I was going to write something mocking the people that felt this should’ve been handled more “ethically” and directly chide those that are still so oblivious to the fact that ALL jobs are temporary and that not preparing for something like this only makes you part of those that get weeded out in our man-made, economics-driven natural selection… but the comment by The Geode sums it up really well and simply clicking the like button wasn’t enough. Kudos, and best of luck to the owners at their new location.

  24. forwardthinker says:

    Right on Blondie… I agree. Olive Garden in no way could really impact this business. Anyway, good riddance… I am waiting for the PANERA to open in front of the Target center. I wonder if Olive Garden will have an impact on them, since they are practically right next door. NOT!

  25. Will says:

    Blondie – Strathmore was so much more than a “bagel place”. Many wonderful items were on their menu. Olive Garden only a few miles away could have made a large dent in Strathmores lunch business. The “other side of town” is not very far at all if you’re traveling by car. Of course, it could make a difference if you’re on foot…. :)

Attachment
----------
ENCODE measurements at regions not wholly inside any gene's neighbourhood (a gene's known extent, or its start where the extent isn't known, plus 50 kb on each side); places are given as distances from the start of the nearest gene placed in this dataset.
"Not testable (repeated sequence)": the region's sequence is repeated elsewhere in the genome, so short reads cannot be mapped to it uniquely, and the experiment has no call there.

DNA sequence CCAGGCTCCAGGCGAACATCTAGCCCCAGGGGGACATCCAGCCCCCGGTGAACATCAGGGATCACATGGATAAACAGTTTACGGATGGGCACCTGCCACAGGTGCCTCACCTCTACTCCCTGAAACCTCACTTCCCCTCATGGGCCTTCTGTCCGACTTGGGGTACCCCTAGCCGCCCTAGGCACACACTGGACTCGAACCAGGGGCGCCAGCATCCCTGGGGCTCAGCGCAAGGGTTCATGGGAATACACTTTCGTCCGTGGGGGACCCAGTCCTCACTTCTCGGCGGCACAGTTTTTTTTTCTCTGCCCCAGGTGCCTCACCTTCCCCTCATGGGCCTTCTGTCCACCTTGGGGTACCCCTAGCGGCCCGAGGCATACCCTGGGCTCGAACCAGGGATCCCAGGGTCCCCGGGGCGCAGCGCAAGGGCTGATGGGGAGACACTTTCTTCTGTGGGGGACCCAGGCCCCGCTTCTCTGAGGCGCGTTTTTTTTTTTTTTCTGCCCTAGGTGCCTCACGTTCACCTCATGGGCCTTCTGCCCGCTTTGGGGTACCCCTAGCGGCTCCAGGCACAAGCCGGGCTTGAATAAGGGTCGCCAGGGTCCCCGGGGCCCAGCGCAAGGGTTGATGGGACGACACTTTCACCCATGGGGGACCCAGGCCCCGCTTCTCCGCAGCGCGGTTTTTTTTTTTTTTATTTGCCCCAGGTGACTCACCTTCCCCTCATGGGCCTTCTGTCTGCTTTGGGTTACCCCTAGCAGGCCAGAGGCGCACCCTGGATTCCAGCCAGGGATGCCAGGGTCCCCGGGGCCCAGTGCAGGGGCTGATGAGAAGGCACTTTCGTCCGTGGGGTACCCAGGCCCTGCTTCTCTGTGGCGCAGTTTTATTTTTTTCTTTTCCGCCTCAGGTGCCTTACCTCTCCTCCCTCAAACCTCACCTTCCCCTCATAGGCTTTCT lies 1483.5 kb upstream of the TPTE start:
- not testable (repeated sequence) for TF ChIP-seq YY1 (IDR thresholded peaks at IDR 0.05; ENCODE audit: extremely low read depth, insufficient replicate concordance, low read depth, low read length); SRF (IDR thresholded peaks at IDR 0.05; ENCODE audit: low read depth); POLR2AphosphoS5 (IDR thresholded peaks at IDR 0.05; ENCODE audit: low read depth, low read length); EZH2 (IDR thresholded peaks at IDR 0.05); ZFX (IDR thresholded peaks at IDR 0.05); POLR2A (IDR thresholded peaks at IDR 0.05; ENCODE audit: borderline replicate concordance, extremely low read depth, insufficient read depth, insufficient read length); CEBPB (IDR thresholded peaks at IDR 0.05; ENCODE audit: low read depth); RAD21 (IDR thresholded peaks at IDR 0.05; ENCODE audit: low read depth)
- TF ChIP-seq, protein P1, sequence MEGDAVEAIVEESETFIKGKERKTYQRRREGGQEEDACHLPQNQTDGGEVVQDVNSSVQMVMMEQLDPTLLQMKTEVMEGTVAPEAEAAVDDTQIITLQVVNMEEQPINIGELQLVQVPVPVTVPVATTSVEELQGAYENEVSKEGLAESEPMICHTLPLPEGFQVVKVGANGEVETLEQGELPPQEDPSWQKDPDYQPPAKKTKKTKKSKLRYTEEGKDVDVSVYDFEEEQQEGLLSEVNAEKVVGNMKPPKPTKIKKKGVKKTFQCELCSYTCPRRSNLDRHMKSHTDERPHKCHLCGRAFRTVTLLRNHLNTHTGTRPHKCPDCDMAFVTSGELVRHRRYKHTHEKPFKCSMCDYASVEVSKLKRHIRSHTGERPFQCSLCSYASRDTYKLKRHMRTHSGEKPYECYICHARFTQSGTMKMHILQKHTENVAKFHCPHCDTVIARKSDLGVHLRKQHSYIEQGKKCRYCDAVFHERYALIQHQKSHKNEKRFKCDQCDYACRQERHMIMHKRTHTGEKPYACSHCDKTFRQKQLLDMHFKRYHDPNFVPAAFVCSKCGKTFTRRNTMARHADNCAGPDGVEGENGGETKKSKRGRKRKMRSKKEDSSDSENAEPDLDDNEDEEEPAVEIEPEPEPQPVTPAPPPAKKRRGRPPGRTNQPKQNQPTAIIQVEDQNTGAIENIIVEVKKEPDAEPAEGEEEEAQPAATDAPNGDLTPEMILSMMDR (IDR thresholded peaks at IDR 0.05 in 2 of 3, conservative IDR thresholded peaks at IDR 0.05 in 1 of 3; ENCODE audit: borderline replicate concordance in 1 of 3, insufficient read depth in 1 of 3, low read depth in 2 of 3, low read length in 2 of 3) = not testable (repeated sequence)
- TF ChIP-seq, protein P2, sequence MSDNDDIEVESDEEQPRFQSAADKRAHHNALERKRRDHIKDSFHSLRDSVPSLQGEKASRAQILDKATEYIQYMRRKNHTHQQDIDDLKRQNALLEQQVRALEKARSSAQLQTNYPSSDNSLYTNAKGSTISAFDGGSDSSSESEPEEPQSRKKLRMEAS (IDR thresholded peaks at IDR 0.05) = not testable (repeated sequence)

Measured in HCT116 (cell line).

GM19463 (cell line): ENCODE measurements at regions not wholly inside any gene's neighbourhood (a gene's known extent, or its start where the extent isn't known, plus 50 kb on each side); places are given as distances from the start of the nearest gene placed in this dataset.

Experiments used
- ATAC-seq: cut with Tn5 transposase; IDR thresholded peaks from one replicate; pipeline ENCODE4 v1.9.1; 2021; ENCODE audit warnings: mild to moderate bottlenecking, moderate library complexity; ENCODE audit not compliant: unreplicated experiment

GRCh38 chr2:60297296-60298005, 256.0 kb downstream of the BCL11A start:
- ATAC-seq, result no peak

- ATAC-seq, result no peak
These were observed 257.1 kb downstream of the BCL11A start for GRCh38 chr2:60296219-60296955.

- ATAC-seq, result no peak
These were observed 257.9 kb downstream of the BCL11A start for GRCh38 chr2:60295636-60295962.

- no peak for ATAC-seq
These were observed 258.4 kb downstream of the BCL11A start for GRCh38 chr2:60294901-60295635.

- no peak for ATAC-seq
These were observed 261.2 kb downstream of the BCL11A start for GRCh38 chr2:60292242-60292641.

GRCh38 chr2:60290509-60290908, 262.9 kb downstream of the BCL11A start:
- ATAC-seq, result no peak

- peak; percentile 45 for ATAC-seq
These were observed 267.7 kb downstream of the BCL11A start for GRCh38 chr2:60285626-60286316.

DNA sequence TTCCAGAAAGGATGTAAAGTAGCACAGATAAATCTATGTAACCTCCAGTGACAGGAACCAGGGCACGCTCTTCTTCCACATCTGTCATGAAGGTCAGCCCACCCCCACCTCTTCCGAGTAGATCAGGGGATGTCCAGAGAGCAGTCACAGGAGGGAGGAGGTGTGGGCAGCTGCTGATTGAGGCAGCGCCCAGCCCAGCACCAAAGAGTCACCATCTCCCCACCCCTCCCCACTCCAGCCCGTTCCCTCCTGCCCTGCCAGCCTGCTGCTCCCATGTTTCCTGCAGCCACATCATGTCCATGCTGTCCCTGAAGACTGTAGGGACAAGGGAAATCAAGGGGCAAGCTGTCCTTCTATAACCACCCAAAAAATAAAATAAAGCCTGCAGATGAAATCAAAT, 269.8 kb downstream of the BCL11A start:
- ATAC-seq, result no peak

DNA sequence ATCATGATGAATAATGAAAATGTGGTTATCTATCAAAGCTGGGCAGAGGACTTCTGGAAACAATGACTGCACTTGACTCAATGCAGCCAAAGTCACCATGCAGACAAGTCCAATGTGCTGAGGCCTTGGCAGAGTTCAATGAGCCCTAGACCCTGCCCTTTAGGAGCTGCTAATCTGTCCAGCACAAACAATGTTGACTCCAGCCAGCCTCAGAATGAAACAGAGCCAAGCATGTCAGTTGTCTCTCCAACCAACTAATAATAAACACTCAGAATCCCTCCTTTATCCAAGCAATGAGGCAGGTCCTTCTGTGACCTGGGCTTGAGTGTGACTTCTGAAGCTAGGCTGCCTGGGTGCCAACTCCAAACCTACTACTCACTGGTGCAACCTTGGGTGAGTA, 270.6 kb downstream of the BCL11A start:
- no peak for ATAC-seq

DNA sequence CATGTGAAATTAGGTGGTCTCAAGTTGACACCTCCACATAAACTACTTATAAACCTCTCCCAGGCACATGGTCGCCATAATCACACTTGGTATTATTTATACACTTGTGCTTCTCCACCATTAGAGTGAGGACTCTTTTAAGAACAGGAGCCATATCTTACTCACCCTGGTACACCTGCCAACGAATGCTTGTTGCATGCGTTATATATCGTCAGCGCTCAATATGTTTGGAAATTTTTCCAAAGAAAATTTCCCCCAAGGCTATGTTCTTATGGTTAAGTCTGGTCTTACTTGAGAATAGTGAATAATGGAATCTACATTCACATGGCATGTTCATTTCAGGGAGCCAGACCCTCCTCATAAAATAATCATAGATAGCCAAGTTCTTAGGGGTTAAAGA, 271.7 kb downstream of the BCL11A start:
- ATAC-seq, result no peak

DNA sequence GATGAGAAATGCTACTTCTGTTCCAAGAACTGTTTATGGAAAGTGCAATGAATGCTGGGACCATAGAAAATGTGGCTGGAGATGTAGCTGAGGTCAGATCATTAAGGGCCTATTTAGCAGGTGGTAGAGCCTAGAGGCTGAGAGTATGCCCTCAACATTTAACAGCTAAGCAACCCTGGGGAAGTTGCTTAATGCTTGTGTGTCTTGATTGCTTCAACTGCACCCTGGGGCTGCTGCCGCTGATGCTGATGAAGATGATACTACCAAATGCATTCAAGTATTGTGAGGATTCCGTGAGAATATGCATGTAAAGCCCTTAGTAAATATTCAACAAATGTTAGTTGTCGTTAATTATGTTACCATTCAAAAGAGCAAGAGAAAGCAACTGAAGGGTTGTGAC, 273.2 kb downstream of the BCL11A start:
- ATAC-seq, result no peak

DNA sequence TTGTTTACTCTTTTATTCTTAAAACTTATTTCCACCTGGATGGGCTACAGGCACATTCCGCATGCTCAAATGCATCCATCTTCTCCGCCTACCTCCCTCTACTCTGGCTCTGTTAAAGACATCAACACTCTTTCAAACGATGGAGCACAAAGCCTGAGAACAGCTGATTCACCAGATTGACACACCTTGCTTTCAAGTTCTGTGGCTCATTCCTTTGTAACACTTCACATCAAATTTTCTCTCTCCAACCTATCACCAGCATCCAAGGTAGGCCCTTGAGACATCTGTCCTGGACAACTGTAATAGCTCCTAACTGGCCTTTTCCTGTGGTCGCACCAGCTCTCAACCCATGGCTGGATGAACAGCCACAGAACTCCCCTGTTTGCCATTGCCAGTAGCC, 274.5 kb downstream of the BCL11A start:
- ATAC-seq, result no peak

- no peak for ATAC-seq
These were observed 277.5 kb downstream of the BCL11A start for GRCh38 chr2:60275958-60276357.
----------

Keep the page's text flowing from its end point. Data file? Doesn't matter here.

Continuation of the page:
I miss the place already.

  26. Someone Else says:

    JD: A business partner and myself were discussing opening a bakery here a year or so ago, but the overhead is indeed too high here, especially when you factor in that almost 1/5th of everyone you see in PC is unemployed, the income potential just isnt there in this town, probably never will be.

    • S. Salkin says:

      It was so great to have a deli of that calibre here in Palm Coast. What a shame! And what a shame, too, for the employees left out in the cold. I hope Palm Coast encourages more independent restaurateurs and makes it worth their while to stay here–too many mediocre chains around. I’ll sure miss Strathmore’s! I do wish they’d told ALL their employees, though.

  27. Begonia says:

    What if they built a town named Palm Coast and the rents were too high to lease space?

    Who benefits from that? That’s a good question.

  28. PJ says:

    Have no fear bagel lovers Scoops Cafe in the Publix plaza on Brllr Terre is our only fresh bagel shop as they bake them on premises. Please let’s patronize them before our only choice for a bagel is frozen.

    as far as Strathmore’s there is more to the story than we are being told.

    Good luck anyway Strathmore people.

    Let’s all go to SCOOPS CAFE!

    • not the truth says:

      Give Scops Café in the Publics shopping center next to Fire House Subs a Try! We appreciate the patronage of the Palm coast population and have gotten a surprising well reception from from former customers of our competitor. We bake fresh Daily and have been a family run business that has supported palm coast for 25 years. We know times are hard and we have keep-ed prices reasonably low in the current environment. Were now open 7 Days a week 6:30 Am- 5:00 pm come in we would be happy to serve You!


  30. Karyn says: